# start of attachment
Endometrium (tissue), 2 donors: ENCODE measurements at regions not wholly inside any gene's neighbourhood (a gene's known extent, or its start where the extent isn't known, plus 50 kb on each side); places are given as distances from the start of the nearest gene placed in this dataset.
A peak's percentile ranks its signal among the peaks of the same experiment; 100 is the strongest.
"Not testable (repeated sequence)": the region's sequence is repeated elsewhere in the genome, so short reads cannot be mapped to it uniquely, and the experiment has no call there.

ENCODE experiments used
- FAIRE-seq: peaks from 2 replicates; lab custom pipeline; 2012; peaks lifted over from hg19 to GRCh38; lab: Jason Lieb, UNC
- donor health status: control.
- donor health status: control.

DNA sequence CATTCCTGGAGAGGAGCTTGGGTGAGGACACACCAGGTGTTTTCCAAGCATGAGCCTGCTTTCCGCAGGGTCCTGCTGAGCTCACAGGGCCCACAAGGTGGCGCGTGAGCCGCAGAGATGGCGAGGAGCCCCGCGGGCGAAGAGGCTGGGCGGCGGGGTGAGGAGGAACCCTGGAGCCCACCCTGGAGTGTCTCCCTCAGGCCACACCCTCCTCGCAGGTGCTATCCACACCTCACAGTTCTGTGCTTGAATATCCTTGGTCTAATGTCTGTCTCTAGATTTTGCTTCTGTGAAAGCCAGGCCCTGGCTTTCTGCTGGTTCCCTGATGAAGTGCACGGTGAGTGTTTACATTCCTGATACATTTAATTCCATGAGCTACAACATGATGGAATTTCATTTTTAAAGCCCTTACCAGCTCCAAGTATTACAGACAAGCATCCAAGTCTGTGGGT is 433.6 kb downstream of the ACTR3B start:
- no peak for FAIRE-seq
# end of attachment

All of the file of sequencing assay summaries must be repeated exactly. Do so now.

Endometrium (tissue), 2 donors: ENCODE measurements at regions not wholly inside any gene's neighbourhood (a gene's known extent, or its start where the extent isn't known, plus 50 kb on each side); places are given as distances from the start of the nearest gene placed in this dataset.
A peak's percentile ranks its signal among the peaks of the same experiment; 100 is the strongest.
"Not testable (repeated sequence)": the region's sequence is repeated elsewhere in the genome, so short reads cannot be mapped to it uniquely, and the experiment has no call there.

ENCODE experiments used
- FAIRE-seq: peaks from 2 replicates; lab custom pipeline; 2012; peaks lifted over from hg19 to GRCh38; lab: Jason Lieb, UNC
- donor health status: control.
- donor health status: control.

DNA sequence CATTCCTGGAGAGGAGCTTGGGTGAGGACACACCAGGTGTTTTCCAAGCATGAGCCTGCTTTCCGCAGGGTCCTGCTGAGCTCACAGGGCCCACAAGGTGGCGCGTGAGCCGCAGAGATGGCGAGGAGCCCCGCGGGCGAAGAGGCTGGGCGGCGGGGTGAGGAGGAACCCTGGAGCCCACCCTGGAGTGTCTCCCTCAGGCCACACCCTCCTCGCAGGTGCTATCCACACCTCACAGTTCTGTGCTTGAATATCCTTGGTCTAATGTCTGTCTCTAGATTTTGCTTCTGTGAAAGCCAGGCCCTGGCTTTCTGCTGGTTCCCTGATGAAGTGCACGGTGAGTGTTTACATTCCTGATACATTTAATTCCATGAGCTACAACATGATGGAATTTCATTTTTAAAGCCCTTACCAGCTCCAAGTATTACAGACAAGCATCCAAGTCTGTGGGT is 433.6 kb downstream of the ACTR3B start:
- no peak for FAIRE-seq